An investment ISA is a stocks and shares investment account. This allows you to save and earn returns on your savings. You do this without having to pay tax on your earnings thanks to the annual ISA allowance.

Over 18s in the UK get an ISA allowance of 20,000 per person (2020-21 tax year). You can only pay into one investment ISA per tax year. But you can open a new one each year.

You can either use all of your ISA allowance for a stocks and shares ISA or you can split it between different types of ISAs.

What's the difference between a cash ISA and an investment ISA?

They're very different. A cash ISA is a savings account where you don't pay tax on the interest.

But with a stocks and shares ISA, you're investing your money. You don't pay tax on the returns of your investments.

Should you invest in a stocks and shares ISA?

You could earn more by putting your money in an investment ISA than you could by putting it in a cash ISA. But it's important to understand that you could also lose some or all of the money you invest too. That's because investing in stocks and shares is risky. The stock market is unpredictable and there are no guarantees.

If you're thinking of investing in stocks and shares, our comparison table is a good way to find the best stocks and shares ISA for your needs.

Our stocks and shares isa comparison shows you which companies let you use your ISA allowance to invest with. It also shows you the number of funds you can choose from to build your investment ISA.

To help you find the best performing stocks and shares ISA, you might also like to read our guide on investment ISAs for more information.

Pros of investment ISAs

There are lots of reasons why you might like to get a stock and shares ISA. Some of the benefits include:

  • The return on your investment could be a lot higher than what you could earn from interest on a cash ISA

  • Because you invest using your ISA allowance, any stocks and shares ISA returns you make are free from income tax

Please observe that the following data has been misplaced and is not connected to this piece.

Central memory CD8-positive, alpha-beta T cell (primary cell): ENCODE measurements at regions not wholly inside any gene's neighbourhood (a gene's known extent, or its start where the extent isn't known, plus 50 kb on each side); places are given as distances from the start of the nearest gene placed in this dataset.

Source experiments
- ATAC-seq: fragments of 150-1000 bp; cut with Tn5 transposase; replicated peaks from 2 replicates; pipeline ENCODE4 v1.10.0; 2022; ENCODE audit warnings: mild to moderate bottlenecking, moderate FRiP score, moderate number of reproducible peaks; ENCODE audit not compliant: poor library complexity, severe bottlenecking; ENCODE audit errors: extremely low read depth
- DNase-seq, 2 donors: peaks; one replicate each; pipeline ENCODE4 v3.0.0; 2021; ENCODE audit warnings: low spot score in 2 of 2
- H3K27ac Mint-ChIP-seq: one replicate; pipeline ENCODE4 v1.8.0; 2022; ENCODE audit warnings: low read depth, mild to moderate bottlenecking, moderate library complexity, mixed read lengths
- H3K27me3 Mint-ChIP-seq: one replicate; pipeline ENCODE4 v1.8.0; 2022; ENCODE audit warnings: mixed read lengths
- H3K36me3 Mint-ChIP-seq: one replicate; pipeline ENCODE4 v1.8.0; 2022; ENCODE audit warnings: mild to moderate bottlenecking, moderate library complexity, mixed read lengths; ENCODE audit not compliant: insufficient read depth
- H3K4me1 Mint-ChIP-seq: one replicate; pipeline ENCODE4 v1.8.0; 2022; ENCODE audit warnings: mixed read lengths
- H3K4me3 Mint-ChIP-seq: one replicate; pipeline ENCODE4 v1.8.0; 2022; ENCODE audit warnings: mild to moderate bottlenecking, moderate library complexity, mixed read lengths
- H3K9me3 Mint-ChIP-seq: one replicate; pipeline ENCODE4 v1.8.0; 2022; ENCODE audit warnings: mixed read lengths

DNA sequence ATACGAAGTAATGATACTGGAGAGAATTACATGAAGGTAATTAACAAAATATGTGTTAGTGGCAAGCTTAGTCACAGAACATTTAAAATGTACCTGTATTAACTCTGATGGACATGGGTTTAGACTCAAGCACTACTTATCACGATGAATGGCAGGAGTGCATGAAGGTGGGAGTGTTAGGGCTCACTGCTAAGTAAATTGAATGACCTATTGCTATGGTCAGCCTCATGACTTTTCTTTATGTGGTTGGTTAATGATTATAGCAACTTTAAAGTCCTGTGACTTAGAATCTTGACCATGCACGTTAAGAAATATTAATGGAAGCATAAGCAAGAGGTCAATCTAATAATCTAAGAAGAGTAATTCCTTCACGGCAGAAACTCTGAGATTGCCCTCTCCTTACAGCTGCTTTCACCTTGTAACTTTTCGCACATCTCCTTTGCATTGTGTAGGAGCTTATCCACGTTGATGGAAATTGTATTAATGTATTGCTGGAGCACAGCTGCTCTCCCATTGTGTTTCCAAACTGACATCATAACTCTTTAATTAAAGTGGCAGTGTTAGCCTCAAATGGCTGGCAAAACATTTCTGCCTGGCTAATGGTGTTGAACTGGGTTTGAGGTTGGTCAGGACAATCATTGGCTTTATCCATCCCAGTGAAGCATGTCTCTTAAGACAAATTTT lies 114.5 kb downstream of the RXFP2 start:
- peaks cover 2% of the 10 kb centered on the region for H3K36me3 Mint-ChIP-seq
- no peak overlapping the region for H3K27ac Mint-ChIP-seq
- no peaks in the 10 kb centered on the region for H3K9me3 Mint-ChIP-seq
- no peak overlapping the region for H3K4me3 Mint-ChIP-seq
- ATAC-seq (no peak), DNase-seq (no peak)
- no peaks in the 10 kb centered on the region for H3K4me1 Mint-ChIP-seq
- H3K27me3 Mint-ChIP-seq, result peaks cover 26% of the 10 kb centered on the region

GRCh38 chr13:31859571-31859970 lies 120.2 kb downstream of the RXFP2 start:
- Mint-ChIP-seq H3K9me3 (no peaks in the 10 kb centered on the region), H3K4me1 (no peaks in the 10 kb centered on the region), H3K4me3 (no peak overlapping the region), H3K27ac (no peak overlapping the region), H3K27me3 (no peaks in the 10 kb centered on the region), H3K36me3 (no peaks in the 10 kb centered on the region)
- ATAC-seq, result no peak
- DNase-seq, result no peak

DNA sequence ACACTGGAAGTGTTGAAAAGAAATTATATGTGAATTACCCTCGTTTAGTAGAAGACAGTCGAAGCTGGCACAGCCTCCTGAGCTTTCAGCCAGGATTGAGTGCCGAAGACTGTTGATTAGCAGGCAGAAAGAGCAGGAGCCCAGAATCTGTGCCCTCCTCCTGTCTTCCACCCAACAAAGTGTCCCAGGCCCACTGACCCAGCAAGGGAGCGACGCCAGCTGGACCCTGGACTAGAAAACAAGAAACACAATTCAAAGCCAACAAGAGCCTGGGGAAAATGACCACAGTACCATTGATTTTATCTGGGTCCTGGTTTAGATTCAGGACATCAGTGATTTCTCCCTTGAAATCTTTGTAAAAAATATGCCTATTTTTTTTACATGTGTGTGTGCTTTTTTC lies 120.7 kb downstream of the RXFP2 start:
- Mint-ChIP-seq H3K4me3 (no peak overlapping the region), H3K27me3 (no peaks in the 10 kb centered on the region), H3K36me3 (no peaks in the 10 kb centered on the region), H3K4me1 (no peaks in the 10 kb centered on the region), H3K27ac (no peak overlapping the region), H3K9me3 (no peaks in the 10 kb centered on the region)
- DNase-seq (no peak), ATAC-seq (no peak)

• You can invest in several markets.

Cons of investment ISAs

There are also downsides to investing in shares with an ISA. These include:

What investments can I use my ISA allowance for?

You can use your ISA allowance with any of the following investments:

Before you decide on your investments, you should check the stocks and shares ISA performance tables. You'll find these on each investment company's website. But remember, just because they've performed well in the past, it doesn't mean they will in the future.

How to choose the best stocks and shares ISA for you

There are different types of ISA investment to choose from. When you're looking for the best investment ISA, your experience and knowledge of the stock market should be a factor.

If you don't know how to pick the right funds to invest your ISA in, or you're a beginner, then an investment fund might be the best option for you. This is controlled by a fund manager. They pool your money in with other investors' money, and control where it's invested. They'll choose what they believe are the best shares to invest in.

If you do know how you want to invest your ISA, then a self-select ISA might be best for you. With one of these, you can tailor your ISA stocks and shares investments. You can include individual shares and funds from a wide range of markets.

How long should I invest for?

Investing is for the long-term. If you decide to start a stock ISA or shares ISA, it's a good idea to invest for at least five years if you can. That's so that any bumps in the market have time to even out, so you don't lose money.

What do I have to pay for with an investment ISA?

With stocks and shares ISAs you'll have to pay for whichever platform you're using, and also for the funds you buy and sell. You might also have to pay a fund manager charge, and transfer fees if you move your stocks and shares ISA.

Watch out for charges, because they can eat into your investment returns.

What happens when I want to stop investing?